- The Washington Times - Friday, February 23, 2001


No sooner had word leaked out that the administration would submit a defense budget that temporarily held the line on spending, than some conservative defense leaders and analysts were ready to declare that Bill Clinton's defense policies had received a third term.
Overnight, President Bush's national security team, led by Dick Cheney and Don Rumsfeld, went from conservative darlings to being charged as co-conspirators in the Clinton administration's neglect of the military.
So what exactly did the administration say it was going to do? Temporarily hold the line on spending, undertake a review of the military's needs to meet the threats of today and tomorrow, and then proceed with a retooling. And it turns out that there will indeed be a much-deserved raise for the troops.
This in no way deviates from Mr. Bush's commitment to rebuilding the military, supporting the troops, identifying new strategic priorities or establishing a lighter and quicker fighting force. Nor does it change the administration's intention to deploy a layered, global missile defense at the earliest opportunity.
It was probably unrealistic to expect that eight years of benign (and in some cases intentional) neglect could be identified, prioritized and fixed in less than a month.
To be sure, fixing the Clinton military is a daunting task. Consider some of the problems Mr. Rumsfeld must immediately address: demoralized troops, severe shortages of parts, open-ended "peacekeeping" missions, radical social agendas, lack of adequate training, under-funded research and development, missile defenses years behind schedule, new and growing asymmetrical threats, resurrecting promising technologies mothballed during the 1990s, etc.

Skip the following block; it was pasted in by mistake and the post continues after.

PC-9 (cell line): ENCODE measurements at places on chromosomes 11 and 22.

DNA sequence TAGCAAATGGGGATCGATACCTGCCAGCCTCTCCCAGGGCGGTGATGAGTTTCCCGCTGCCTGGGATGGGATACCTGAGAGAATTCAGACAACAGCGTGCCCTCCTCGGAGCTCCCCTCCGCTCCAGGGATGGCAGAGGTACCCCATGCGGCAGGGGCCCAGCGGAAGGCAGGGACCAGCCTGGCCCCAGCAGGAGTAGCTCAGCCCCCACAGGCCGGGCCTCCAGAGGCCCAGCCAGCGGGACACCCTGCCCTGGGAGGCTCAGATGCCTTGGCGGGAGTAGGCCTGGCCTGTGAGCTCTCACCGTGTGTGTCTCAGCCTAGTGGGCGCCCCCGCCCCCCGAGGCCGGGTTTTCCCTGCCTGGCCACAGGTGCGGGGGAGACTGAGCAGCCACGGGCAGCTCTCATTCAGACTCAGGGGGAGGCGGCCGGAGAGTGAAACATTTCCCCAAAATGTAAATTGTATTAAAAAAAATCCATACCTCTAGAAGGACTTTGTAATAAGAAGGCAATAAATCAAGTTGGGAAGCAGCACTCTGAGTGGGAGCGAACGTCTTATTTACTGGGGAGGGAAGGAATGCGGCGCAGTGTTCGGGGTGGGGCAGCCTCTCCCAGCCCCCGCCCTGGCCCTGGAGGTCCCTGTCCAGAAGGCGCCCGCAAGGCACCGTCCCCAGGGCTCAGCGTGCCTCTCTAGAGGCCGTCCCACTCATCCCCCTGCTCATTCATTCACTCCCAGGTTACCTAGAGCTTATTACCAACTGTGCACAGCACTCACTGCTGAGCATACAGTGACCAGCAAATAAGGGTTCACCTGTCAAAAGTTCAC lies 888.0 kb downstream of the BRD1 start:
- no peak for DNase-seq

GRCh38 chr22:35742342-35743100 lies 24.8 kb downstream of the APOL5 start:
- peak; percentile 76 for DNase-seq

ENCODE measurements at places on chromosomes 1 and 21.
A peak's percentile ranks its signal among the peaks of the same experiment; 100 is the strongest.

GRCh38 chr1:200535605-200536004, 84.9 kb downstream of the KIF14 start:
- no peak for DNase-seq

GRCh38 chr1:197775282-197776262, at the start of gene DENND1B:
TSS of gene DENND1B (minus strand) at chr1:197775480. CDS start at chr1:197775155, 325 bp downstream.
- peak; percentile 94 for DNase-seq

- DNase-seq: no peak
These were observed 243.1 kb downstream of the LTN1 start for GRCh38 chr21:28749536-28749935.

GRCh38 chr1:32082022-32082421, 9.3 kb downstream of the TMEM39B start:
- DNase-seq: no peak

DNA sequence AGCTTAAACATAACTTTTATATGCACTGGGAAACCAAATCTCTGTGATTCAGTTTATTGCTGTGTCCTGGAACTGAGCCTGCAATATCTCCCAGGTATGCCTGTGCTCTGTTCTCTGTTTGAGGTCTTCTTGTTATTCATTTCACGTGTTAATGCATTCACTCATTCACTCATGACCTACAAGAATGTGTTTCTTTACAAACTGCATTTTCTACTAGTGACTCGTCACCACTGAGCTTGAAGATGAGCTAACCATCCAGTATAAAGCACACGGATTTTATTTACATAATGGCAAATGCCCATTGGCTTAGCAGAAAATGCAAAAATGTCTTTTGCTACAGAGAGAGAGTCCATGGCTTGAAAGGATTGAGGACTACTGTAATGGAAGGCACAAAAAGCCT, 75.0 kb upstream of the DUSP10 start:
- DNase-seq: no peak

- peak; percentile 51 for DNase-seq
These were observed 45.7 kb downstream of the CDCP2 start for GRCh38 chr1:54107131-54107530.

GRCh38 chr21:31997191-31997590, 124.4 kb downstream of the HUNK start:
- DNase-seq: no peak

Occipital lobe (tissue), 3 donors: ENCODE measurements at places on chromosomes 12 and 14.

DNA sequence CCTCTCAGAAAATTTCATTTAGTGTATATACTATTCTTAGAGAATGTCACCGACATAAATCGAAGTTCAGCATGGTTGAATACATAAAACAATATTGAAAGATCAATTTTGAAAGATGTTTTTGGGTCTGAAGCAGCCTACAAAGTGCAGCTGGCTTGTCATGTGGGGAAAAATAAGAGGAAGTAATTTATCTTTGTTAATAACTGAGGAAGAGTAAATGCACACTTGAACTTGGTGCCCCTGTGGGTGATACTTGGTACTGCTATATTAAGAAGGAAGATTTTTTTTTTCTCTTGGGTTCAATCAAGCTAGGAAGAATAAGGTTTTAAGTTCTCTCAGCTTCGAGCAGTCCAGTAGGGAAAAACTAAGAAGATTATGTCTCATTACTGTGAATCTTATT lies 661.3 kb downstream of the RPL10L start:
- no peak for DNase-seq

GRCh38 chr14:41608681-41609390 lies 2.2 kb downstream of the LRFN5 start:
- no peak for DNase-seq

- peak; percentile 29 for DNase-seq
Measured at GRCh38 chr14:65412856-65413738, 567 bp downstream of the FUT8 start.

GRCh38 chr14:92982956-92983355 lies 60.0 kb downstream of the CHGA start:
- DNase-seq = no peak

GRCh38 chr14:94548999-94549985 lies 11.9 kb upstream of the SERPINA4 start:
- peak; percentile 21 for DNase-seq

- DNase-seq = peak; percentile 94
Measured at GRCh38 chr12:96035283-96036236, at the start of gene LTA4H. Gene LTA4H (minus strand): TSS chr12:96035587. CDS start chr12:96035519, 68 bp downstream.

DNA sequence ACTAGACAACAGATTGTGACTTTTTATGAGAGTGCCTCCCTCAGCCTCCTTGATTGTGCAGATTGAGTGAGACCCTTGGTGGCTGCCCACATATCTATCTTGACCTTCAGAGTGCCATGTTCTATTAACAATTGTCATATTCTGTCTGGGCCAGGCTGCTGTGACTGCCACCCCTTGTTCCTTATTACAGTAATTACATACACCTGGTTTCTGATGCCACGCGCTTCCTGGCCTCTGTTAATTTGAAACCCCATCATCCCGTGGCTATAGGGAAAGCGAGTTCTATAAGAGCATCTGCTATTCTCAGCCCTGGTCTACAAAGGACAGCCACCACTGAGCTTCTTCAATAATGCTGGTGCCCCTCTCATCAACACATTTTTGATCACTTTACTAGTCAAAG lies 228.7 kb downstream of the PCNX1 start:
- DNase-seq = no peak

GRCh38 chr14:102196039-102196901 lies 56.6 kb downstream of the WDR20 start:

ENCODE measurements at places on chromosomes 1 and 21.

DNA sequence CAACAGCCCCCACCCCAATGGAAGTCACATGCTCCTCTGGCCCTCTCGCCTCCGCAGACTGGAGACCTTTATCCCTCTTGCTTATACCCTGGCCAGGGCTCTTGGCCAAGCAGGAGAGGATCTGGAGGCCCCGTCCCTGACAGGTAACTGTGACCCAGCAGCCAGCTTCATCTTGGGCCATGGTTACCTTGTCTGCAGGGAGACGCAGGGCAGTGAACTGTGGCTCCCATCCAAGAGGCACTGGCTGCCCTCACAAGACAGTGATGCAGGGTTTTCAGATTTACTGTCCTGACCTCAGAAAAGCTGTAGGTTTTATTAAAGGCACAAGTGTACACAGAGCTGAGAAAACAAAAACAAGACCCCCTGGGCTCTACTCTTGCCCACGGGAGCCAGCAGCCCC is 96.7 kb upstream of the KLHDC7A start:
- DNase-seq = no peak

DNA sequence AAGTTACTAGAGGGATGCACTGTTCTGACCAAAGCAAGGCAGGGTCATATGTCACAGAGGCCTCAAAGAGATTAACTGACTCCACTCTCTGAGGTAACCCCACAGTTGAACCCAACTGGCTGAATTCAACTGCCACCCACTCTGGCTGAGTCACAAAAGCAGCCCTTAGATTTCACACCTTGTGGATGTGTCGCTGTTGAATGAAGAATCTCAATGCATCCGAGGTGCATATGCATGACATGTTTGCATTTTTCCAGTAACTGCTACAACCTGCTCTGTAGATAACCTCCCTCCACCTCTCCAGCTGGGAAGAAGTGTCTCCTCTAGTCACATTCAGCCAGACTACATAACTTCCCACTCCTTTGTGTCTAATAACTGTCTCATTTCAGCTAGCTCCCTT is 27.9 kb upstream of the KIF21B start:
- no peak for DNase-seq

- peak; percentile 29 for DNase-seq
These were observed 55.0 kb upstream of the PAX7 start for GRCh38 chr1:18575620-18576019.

Given this situation, it is completely reasonable and proper for Mr. Bush to order a review of both the strategic environment and of the military's most pressing needs, lest we end up with more pork and less meat. Mr. Bush reiterated this strategy in Norfolk on Monday commenting that "our defense vision will drive our defense budget."
The objective of these reviews should be to guarantee that our troops are equipped with the most sophisticated training and tools to protect the nation's interests, deter our enemies and, if called on, win the next war.
We should not worry when our leaders strive to understand the scope of a problem before they devise a solution. As conservatives, we believe in reducing government waste. If, as was reported in the early 1990s, the Army was spending $200 for a hammer or $500 for a new toilet seat, there is cause for review. We should worry when they attempt to fix something before they know whether it is really broken, or even needed.
Mr. Bush has clearly demonstrated that he will keep his campaign promise to rebuild and retool the military and to move forward with a missile defense system that will protect the United States and its allies. Unlike former President Clinton, the new administration appears to be planning ahead and is willing to modernize our military and restore America's confidence to utilize our existing equipment and develop a defense system that will protect us against the new threats to our nation.
To the naysayers on the right, we believe Mr. Bush deserves the benefit of the doubt; after all he chose the two men, Dick Cheney and Don Rumsfeld, who would have been at the top of any conservative's "defense dream team" six months ago.
Let the nouveau peaceniks, who, like Bill Clinton, loathe the military, criticize the new commander in chief. They've had enough practice at demoralizing our troops and tearing down our military readiness.
Rather than jumping to conclusions about the reason for reviewing the military budget, conservatives should cheer that this president takes the matter so seriously; it is a refreshing and welcome change.

Tom Mead is the executive director of Americans for a Strong Defense.

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